After a year’s hiatus due to some major funding gaps, the Colorado State University Extension Master Gardener program is once again up and running in El Paso County. Yup, that means I can once again pin on my Master Gardener badge.
It also means that I’ll be volunteering again, putting in countless hours writing articles, taking photographs, teaching classes, and answering questions. It means our horticultural agent will be looking over my shoulder, making sure that my advice is solidly based on scientific research. And it means that I’ll again have access to CSU Extension’s excellent continuing education opportunities, keeping me up-to-date on the latest developments in horticulture.
What is a master gardener?
First and foremost, master gardeners (MGs) are volunteers. The primary focus of the program is educating other people so that they can be successful in their own yards. As the Colorado program states, “Colorado Master Gardener Volunteers assist CSU Extension staff in delivering knowledge-based gardening information to foster successful gardening.”
To that end, we receive extensive training at a university level in all areas horticultural. We have to pass a comprehensive written exam followed by over 40 hours of volunteer time as a MG apprentice before we qualify for our badge. Then there is a minimum level of involvement required each year to stay active in the program. Of course, we benefit personally as we become better gardeners, but the application and interviews required to enter the program actively seek to screen out anyone who is in it only for themselves.
What do master gardeners do?
More than half of all volunteer hours are spent at the county’s MG help desk, assisting clients with gardening questions and diagnosing gardening problems. Satellite help desks (at a garden center or home improvement store, for example) may be staffed for special occassions such as Earth Day. Sometimes MGs take the initiative and offer classes or write articles for the local newspaper. Our county MGs maintain a blog that contains seasonal information specifically written for our local area.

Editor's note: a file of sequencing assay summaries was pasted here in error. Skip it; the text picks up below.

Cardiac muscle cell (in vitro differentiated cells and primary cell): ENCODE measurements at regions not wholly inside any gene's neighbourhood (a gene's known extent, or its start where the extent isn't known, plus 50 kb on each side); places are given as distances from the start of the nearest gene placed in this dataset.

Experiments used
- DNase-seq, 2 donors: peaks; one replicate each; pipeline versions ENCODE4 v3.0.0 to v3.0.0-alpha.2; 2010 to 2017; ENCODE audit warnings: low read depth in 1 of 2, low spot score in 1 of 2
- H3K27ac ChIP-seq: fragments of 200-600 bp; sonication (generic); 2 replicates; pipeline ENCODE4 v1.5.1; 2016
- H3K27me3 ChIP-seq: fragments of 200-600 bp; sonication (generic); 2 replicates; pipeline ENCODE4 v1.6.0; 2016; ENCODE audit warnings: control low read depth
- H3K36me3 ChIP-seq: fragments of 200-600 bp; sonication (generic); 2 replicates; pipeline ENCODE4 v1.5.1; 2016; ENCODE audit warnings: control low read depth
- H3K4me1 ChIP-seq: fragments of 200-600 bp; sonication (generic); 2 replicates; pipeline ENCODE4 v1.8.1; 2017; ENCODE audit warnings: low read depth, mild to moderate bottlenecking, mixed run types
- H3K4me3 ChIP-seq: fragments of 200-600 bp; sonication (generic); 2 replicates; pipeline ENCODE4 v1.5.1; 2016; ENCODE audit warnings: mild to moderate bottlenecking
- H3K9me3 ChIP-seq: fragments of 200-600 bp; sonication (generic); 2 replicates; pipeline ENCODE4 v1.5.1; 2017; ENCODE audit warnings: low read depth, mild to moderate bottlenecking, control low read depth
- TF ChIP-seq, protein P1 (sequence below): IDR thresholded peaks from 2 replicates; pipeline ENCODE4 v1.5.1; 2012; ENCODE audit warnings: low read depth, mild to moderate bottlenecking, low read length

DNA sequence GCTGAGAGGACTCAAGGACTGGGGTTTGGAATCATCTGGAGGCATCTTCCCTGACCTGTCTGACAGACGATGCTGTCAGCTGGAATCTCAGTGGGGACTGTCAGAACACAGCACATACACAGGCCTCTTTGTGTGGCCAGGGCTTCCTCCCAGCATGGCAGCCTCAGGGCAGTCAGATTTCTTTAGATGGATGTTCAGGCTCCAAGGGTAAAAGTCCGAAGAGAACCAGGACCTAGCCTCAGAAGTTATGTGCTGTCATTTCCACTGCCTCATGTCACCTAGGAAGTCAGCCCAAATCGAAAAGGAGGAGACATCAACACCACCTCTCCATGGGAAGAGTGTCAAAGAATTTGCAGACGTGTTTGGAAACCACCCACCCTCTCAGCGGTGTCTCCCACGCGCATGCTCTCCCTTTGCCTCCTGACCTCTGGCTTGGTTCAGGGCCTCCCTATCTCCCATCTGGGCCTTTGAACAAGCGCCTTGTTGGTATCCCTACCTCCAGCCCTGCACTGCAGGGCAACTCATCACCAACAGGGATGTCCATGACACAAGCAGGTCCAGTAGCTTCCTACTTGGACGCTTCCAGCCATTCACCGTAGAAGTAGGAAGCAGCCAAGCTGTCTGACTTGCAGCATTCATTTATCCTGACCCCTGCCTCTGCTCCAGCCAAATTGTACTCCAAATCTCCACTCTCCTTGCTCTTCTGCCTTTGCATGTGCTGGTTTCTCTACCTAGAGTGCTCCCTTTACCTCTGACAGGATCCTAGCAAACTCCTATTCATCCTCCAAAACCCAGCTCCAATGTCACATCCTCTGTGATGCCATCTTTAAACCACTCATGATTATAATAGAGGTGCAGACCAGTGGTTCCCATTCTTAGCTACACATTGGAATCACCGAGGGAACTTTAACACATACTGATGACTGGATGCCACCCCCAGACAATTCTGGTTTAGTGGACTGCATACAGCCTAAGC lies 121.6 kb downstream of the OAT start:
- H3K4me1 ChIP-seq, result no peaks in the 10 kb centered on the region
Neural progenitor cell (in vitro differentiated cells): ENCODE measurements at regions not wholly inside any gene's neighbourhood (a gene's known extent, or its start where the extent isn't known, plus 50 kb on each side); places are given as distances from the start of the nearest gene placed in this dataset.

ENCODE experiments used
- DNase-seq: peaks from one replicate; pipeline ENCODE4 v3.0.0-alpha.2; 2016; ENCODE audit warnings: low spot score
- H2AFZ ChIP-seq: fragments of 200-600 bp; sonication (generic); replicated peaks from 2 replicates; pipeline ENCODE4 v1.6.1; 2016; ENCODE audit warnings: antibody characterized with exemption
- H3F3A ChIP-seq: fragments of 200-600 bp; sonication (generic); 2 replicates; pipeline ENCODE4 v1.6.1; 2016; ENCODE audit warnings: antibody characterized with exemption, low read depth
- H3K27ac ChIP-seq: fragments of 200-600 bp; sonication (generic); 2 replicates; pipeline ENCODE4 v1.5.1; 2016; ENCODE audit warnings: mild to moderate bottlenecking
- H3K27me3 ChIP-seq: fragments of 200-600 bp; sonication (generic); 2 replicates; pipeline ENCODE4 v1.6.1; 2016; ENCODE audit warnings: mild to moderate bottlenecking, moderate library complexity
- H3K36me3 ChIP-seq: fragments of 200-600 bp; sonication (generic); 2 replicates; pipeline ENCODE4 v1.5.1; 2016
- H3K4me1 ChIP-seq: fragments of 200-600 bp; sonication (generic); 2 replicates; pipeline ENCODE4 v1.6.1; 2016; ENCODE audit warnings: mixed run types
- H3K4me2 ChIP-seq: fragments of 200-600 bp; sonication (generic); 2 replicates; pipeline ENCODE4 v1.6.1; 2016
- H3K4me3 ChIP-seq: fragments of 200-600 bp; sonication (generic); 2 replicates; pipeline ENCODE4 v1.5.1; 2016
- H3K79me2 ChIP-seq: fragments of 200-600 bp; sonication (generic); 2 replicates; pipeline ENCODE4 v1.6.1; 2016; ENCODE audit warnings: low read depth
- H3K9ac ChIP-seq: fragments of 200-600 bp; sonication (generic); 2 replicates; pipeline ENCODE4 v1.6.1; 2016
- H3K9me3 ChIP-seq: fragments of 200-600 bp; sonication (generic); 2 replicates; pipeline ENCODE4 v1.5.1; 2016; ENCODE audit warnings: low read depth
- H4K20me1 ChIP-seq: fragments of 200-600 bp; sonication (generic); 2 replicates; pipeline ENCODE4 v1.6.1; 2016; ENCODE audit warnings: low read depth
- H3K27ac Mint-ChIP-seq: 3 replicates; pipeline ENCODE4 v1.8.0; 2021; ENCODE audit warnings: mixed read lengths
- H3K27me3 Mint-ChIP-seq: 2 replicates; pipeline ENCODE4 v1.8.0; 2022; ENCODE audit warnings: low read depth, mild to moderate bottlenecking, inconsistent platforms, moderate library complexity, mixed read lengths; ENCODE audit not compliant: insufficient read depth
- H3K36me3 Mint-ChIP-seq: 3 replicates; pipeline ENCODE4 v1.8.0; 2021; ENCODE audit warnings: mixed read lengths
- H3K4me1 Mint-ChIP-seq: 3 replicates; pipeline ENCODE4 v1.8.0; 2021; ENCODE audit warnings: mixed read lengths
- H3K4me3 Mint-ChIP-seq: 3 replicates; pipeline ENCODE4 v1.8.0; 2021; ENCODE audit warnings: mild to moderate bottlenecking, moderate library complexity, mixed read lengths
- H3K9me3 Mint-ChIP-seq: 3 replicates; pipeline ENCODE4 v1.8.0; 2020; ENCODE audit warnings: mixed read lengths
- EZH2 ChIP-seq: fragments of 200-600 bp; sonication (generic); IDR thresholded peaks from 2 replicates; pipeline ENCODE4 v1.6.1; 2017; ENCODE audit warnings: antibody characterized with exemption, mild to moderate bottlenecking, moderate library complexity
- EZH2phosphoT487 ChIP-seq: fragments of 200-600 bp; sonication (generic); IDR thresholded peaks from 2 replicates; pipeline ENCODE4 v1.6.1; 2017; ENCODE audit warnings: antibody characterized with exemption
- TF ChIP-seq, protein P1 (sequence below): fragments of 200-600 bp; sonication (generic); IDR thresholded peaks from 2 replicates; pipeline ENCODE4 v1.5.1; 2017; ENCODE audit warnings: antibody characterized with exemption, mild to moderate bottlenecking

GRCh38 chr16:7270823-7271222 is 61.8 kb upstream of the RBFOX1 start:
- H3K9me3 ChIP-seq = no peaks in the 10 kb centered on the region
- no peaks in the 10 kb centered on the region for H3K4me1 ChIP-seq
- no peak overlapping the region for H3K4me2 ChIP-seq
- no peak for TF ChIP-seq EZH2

MGs also get involved in the community. They can mentor youth gardening groups, teach gardening classes for the elderly, or provide an educational resource for many community gardening and greening projects. They’re also active in the county fair’s horticulture division.
Note that we don’t normally actually do the digging and planting, we just “supervise”! However, out behind the extension office is a demonstration garden featuring plants specifically selected to do well in our soils and climate. It was designed, planted, and is maintained by MGs.
How can I become a master gardener?
If that sounds like something you’d like to do, you can learn more about the Master Gardener program in your area by searching the web for “master gardener” plus the name of your state and county. For example, type
“master gardener” California “santa clara”
into your search bar. Not all places have master gardeners, but most do, especially in more densely populated regions. I’ve been a MG since 2001, and I hope to continue for many more years to come.